Duke. Had you a special warrant for the deed ?

(message. Fery inercy of the law cries out

Prov. No, my good lord; it was by private Most audible, even froin his proper || tongue, Duke. For which I do discharge you of An Angelo jor Claudio, death for deuth. Give up your keys.

[your office: + Devices, 1 Following. Attentive. || Angelo's own tougue.

Isab.

Your unknown sovereignty.
Duke.

pe

[ocr errors]
[ocr errors]
[ocr errors]

The

ree,

• Service.

[ocr errors]

Prov.

Pardon me, noble lord : I find an apt reinission in myself: I thought it was a fault, but knew it not; And yet here's one in place I cannot pardon;Yet did repent me, after more advice *: You, sirrah, [70 Lucro.) that knew me for For testimony whereof, one in the prison

fool, a coward,
That should by private order else bave died, One all of laxary I, an ass, a madman;
I have resery'd alive.

Wherein have I so deserved of you,
Duke.
What's he?

That you extol me thus?
Prov.

His name is Barnardine. Lucio. 'Faith, my lord, I spoke it but acDuke. I would thou hadst done so by Claudio. cording to the trický: If you will hang me Go, fetch him hither; let me look upon hiin. for it, you may, but I had rather it would

(Erit Provost. please you, I might be whipp'd. Escal. I am sorry,one so learned and so wise, Duke. Whipp'd first, sir, and hang'd after. As you, lord Angelo, have still appeard, Proclaim it, provost, round about the city ; Should slipso grossly, both in the heat of blood, If any woman's wrong'd by this lewd fellow, And lack of temper'd judgment afterward. (As I have heard bim swear himself, there's one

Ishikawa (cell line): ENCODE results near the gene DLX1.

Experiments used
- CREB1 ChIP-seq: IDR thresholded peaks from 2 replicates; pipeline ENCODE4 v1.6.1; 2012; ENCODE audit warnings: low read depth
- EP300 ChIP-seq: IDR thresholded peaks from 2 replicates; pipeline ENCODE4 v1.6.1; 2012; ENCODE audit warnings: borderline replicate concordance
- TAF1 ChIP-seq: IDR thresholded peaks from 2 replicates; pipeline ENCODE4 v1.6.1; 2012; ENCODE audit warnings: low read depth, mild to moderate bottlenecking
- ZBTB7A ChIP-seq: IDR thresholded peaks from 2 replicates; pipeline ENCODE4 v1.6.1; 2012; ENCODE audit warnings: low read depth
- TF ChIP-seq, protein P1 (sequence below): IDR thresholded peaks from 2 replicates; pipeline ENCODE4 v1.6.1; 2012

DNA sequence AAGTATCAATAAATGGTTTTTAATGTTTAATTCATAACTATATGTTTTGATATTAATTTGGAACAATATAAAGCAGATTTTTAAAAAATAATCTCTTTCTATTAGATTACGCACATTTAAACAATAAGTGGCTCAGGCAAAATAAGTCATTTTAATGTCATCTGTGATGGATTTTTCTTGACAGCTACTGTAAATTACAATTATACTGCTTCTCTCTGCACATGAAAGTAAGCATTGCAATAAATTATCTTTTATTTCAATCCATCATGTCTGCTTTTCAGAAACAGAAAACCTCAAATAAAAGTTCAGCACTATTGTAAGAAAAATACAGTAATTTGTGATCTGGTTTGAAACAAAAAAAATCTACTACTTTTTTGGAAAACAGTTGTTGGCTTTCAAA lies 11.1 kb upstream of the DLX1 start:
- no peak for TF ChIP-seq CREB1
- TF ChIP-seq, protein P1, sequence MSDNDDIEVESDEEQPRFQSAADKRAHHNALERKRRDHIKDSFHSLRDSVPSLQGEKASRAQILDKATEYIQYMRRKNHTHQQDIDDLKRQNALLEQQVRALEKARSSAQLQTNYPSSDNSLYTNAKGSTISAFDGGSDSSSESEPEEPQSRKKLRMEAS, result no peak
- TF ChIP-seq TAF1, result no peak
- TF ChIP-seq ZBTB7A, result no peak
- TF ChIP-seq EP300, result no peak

Ang. I am sorry, that such sorrow I procure: Whom he begot with child,) let her appear, And so deep sticks it in my penitent heart, And he shall marry her: the nuptial finish'd, That I crave death more willingly than mercy; Let him be whipp'd and hang'd. Tis my deserving, and I do entreat it.

Lucio. I beseech your highness, do not marRe-enter Provost, BARNARDINE, CLAUDIO, ry me to a whore! Your highpess said even und JULIET.

now, I made you a duke; good my lord, do Duke. Which is that Barnardine?

not recompense me, in making me a cuckold. Prov.

This, my lord. Duke. Upon mine honour, thou shalt marry Duke. There was a friar told me of this man:- Thy slanders I forgive: and therewithal (her. Sirrah, ihou art said to have a stubborn soul, Remit thy other forfeits :Take him to prison: That apprehends no further than this world, And see our pleasure herein executed. And squar’st thy life according. Thou’rt con- Lucio. Marrying a punk, my lord, is pressdemn'd;

ing to death, whipping, and hanging. But, for those earthly faults, I quit them all; Duke. Sland'ring a prince deserves it. And pray thee, take this mercy to provide She, Claudio, that you wrongd, look you reFor better tinues to come:-Friar, advise him;

store.I leave him to your hand. What muffled Joy to you, Mariana!-love her, Angelo; fellow's that?

I have confess'd her, and I know her virtue. Prov. This is another prisoner, that I sav'd, Thanks, good friend Escalus, for thy much That should have died when Claudio lost his goodness : As like almost to Claudio, as himself. [head; There's more behind, that is more gratulatell

. (Unmuffles Claudio. Thanks, Provost, for thy care, and secrecy; Duke. If he be like your brother, [To We shall employ thee in a worthier place : ISABELLA.) for his sake

Forgive him, Angelo, that brought you home Is he pardun'd; And, for your lovely sake, The head of Ragozine for Claudio's; Give me your hand, and say you will be mine, The offence pardons itself.-Dear Isabel, He is my brother too : But fitter time for that. I have a motion much imports your good ; By this, lord Angelo perceives he's safe; Whereto if you'll a willing ear incline, (mine: Methinks, I see a quick’ning in his eye.- What's mine is your's, and what is your's is Well, Angelo, your evil quits + you well : So, bring us to our palace ; where we'll show Look that you love your wife; ber worth, worth What's yet behind, that's meet you all should yours.

know.

[Ereunt. The novel of Giraldi Cinthio, from which Shakspeare is supposed to have borrowed this fable, inay be read in Shakspeare illustrated, elegantly translated, with remarks which will assist the inquirer to discover how much absurdity Shakspeare has adınitted or avoided.